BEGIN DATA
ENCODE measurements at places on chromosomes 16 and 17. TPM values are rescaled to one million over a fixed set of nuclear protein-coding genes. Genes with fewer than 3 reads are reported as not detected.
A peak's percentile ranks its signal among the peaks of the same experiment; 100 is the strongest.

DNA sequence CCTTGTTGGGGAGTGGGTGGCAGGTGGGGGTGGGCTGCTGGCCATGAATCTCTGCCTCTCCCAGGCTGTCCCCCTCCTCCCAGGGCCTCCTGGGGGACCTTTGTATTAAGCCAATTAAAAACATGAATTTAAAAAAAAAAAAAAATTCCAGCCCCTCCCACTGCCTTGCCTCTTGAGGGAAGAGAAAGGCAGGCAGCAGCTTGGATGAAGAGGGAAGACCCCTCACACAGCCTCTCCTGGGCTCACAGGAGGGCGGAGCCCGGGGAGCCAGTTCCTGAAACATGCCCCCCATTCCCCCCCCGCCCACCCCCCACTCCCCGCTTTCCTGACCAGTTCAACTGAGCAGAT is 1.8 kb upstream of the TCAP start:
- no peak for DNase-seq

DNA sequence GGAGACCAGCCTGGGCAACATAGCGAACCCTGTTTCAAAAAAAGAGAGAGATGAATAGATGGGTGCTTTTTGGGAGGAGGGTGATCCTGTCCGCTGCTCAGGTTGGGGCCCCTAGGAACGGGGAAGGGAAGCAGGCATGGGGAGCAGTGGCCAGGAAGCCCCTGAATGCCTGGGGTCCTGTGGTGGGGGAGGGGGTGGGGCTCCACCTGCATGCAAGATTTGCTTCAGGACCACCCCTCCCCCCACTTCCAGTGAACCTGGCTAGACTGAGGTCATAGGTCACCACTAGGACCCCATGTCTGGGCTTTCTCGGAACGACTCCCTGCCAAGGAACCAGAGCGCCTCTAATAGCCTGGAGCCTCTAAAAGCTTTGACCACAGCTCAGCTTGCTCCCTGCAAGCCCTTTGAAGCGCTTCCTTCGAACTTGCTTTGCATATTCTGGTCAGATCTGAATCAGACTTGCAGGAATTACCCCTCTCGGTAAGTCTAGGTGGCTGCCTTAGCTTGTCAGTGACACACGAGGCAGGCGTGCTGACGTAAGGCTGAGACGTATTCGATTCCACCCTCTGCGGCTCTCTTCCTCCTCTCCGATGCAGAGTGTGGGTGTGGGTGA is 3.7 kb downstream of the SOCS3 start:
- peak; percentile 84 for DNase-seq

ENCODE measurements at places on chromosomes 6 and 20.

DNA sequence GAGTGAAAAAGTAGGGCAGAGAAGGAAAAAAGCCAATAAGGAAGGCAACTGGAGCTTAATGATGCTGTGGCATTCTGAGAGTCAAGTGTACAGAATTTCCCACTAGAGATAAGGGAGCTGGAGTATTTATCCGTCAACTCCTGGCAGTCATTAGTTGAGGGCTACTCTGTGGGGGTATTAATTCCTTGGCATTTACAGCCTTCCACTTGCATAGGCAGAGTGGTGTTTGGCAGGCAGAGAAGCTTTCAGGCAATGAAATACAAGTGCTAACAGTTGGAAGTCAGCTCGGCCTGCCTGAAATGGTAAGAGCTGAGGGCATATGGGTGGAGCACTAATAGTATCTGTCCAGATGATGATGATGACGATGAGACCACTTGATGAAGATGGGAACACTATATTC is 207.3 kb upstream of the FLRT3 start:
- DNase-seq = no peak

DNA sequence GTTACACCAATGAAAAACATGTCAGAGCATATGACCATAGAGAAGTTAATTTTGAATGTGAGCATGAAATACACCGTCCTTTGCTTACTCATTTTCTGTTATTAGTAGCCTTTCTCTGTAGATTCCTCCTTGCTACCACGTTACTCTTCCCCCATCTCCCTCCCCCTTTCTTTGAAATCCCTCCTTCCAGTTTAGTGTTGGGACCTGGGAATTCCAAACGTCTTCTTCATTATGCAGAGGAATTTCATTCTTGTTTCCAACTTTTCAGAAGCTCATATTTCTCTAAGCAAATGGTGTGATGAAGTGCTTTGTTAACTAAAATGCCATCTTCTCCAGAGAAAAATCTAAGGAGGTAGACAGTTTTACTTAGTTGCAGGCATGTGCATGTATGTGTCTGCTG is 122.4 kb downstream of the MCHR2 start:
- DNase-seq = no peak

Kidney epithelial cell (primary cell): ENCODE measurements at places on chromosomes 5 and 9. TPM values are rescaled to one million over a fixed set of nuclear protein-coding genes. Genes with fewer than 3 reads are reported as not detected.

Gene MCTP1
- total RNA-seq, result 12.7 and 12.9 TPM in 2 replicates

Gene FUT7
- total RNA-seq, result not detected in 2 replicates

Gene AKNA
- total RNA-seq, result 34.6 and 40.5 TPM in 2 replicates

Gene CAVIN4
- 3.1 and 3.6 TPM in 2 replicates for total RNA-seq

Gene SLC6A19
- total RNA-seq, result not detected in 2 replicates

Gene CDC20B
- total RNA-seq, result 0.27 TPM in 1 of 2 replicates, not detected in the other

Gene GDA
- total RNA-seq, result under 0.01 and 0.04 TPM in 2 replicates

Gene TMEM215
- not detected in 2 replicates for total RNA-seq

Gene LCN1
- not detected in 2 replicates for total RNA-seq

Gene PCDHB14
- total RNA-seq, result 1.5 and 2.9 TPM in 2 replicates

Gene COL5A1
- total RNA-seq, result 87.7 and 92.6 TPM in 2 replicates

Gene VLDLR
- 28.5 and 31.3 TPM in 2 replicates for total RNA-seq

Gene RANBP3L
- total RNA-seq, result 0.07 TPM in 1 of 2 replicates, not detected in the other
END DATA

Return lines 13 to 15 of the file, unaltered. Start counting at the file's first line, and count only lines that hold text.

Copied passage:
Gene MCTP1
- total RNA-seq, result 12.7 and 12.9 TPM in 2 replicates

Gene FUT7